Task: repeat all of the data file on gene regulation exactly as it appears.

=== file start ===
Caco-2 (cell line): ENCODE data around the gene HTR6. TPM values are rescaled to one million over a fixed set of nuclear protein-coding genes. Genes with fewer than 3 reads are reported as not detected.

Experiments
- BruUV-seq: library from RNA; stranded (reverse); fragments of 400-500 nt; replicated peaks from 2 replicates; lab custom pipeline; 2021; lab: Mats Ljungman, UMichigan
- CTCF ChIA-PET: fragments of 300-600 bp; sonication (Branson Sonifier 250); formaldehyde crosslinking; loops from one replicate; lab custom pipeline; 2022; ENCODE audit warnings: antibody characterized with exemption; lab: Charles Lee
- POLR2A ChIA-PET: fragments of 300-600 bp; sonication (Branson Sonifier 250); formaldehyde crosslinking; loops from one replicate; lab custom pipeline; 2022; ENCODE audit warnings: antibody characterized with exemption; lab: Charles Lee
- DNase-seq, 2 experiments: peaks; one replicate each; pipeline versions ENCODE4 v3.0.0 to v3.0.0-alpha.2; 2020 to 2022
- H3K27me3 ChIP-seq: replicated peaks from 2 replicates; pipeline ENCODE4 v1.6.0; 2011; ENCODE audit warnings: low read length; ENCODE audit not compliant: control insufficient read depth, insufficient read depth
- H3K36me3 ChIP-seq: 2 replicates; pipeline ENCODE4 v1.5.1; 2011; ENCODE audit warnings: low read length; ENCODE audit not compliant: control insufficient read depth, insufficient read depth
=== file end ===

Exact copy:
Caco-2 (cell line): ENCODE data around the gene HTR6. TPM values are rescaled to one million over a fixed set of nuclear protein-coding genes. Genes with fewer than 3 reads are reported as not detected.

Experiments
- BruUV-seq: library from RNA; stranded (reverse); fragments of 400-500 nt; replicated peaks from 2 replicates; lab custom pipeline; 2021; lab: Mats Ljungman, UMichigan
- CTCF ChIA-PET: fragments of 300-600 bp; sonication (Branson Sonifier 250); formaldehyde crosslinking; loops from one replicate; lab custom pipeline; 2022; ENCODE audit warnings: antibody characterized with exemption; lab: Charles Lee
- POLR2A ChIA-PET: fragments of 300-600 bp; sonication (Branson Sonifier 250); formaldehyde crosslinking; loops from one replicate; lab custom pipeline; 2022; ENCODE audit warnings: antibody characterized with exemption; lab: Charles Lee
- DNase-seq, 2 experiments: peaks; one replicate each; pipeline versions ENCODE4 v3.0.0 to v3.0.0-alpha.2; 2020 to 2022
- H3K27me3 ChIP-seq: replicated peaks from 2 replicates; pipeline ENCODE4 v1.6.0; 2011; ENCODE audit warnings: low read length; ENCODE audit not compliant: control insufficient read depth, insufficient read depth
- H3K36me3 ChIP-seq: 2 replicates; pipeline ENCODE4 v1.5.1; 2011; ENCODE audit warnings: low read length; ENCODE audit not compliant: control insufficient read depth, insufficient read depth